CYP isoforms involved in the metabolism of clarithromycin in vitro: comparison between the identification from disappearance rate and that from formation rate of metabolites

Drug Metab Pharmacokinet. 2003;18(2):104-13. doi: 10.2133/dmpk.18.104.

Abstract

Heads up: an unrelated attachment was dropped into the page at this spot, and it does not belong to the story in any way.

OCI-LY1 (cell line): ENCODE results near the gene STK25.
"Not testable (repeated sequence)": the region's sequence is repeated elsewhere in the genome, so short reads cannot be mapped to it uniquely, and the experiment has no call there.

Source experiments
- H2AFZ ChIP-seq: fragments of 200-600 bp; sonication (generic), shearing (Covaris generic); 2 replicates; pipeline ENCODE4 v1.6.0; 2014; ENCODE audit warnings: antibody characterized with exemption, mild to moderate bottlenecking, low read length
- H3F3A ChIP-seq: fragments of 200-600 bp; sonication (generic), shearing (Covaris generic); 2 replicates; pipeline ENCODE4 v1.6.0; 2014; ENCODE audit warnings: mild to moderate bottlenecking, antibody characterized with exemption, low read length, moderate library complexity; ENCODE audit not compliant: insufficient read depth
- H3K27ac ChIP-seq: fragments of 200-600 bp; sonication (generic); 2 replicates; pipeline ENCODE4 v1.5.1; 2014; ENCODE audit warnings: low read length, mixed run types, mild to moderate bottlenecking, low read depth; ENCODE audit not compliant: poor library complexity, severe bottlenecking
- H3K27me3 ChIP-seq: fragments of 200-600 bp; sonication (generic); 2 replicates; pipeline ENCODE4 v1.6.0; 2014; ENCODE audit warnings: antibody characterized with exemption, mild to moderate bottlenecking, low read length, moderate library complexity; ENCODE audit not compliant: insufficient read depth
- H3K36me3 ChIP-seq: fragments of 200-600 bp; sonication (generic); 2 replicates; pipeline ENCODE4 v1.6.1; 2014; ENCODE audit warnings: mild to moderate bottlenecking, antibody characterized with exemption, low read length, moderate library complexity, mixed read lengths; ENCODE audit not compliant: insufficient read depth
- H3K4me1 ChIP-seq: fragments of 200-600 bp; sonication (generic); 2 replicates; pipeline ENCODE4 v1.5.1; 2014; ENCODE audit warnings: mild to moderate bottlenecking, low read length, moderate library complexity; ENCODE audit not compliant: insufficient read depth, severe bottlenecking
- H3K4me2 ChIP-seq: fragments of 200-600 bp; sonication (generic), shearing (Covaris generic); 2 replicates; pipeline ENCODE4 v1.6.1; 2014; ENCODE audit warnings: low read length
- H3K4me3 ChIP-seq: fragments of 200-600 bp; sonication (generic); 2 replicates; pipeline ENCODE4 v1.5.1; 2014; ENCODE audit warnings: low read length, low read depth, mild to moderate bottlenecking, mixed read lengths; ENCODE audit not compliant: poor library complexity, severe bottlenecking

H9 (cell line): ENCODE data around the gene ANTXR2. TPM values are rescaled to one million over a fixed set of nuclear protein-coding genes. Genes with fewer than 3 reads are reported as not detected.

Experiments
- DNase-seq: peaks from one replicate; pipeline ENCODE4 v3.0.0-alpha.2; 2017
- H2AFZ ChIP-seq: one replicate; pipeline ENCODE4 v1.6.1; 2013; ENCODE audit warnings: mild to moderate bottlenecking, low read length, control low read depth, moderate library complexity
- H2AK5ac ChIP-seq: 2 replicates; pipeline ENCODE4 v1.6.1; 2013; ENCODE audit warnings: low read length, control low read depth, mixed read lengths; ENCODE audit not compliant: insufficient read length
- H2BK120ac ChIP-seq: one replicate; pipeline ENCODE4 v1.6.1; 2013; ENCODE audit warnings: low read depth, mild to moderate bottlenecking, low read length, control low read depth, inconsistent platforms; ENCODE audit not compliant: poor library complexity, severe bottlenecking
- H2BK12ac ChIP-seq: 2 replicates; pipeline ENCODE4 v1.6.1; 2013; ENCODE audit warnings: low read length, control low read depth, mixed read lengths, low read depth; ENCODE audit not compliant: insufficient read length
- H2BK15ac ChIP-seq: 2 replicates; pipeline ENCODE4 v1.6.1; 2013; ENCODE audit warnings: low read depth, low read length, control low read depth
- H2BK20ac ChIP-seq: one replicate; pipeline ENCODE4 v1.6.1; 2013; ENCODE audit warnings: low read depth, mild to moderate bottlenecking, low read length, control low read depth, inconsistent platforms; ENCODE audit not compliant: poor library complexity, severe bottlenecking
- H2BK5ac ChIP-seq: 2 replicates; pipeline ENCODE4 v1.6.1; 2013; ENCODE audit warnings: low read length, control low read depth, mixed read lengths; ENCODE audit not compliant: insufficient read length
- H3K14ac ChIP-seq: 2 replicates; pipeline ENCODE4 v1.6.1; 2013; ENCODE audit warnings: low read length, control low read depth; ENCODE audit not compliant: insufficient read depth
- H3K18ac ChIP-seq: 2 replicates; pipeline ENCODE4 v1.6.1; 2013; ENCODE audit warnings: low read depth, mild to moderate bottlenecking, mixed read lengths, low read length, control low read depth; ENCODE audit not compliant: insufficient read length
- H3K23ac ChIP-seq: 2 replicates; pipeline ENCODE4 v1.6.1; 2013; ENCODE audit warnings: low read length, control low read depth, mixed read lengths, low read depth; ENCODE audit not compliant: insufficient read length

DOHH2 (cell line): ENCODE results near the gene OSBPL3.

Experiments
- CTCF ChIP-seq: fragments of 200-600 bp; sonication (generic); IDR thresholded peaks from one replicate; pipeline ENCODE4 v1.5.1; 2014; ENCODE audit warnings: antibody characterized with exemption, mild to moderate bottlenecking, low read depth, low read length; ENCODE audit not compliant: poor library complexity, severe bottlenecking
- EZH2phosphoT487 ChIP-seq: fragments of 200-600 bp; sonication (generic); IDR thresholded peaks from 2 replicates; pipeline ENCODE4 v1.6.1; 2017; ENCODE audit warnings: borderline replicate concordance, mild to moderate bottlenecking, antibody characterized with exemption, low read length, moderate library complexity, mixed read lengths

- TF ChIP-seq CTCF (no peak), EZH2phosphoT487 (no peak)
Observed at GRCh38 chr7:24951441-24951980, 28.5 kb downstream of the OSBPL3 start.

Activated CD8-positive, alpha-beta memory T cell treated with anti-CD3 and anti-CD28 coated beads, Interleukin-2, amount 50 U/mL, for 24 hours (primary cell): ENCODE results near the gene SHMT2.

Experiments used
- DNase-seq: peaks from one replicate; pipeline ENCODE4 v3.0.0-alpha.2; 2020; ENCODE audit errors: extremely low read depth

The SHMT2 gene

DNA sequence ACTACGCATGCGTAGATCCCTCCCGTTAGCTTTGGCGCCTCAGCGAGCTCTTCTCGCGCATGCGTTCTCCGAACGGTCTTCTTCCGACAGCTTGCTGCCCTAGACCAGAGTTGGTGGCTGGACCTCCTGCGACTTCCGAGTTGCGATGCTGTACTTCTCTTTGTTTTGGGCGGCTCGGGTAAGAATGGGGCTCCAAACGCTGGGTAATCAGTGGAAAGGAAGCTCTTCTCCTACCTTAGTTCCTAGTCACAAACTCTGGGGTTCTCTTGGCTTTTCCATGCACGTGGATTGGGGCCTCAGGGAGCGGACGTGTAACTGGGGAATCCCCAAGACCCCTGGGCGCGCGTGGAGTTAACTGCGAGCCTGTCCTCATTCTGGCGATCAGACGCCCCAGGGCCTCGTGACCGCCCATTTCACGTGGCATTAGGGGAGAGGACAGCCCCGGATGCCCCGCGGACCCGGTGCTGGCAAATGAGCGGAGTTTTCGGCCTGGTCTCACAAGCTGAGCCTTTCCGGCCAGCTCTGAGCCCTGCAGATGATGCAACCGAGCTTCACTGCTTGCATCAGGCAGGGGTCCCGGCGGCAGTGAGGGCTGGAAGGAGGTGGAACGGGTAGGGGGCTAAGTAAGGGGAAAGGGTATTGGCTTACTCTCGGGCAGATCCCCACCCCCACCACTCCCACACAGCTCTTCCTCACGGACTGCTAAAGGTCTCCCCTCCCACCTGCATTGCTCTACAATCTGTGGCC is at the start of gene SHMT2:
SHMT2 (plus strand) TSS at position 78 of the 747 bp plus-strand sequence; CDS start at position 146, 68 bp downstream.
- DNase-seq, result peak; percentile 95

To clarify whether CYP2C19 is involved in the overall metabolism of clarithromycin (CAM) or not, in vitro studies using human liver microsomes and recombinant CYPs were performed by an approach based on the disappearance rate of parent compound from the incubation mixture. In addition, the results of disappearance rate were compared with those obtained from the formation rates of the major metabolites of CAM, 14-(R)-hydroxy-CAM and N-demethyl-CAM. The intrinsic clearance (CL(int)) values determined from the disappearance of CAM in nine different human liver microsomes were highly correlated with the testosterone 6beta-hydroxylation activity (r=0.957, p<0.001). The CL(int) of CAM was markedly reduced by selective inhibitors of CYP3A4 (ketoconazole and troleandomycin) and by polyclonal antibodies raised against CYP3A4/5 in human liver microsomes. Among the 11 isoforms of recombinant human CYP, only CYP3A4 revealed the metabolic activity for the disappearance of CAM. These results were fairly consistent with those obtained from the conventional approach based on the formation of major metabolites of CAM. Comparison of the kinetic parameters estimated from the disappearance rate of CAM and the formation rates of 14-(R)-hydroxy-CAM and N-demethyl-CAM indicates that N-demethylation and 14-(R)-hydroxylation account for 65% of CL(int) derived from the disappearance of CAM in human liver microsomes. The findings suggest that CYP3A4 plays a predominant role in the overall metabolic clearance of CAM as well as in the formation of 14-(R)-hydroxy-CAM and N-demethyl-CAM. CYP2C19 does not appear to be involved in the overall metabolism of CAM at least in human liver microsomes. A combination of the disappearance rate of a parent compound and the formation rate of metabolites appears to be a useful approach for estimating the percentage contribution of the formation of metabolites to the overall metabolic clearance of a parent compound in vitro.